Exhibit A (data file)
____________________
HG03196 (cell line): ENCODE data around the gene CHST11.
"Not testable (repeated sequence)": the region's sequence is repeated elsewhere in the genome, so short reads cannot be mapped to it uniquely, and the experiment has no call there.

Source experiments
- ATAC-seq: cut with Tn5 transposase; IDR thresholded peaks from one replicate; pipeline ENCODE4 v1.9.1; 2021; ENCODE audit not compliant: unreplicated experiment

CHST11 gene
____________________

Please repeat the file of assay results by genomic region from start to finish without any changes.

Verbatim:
HG03196 (cell line): ENCODE data around the gene CHST11.
"Not testable (repeated sequence)": the region's sequence is repeated elsewhere in the genome, so short reads cannot be mapped to it uniquely, and the experiment has no call there.

Source experiments
- ATAC-seq: cut with Tn5 transposase; IDR thresholded peaks from one replicate; pipeline ENCODE4 v1.9.1; 2021; ENCODE audit not compliant: unreplicated experiment

CHST11 gene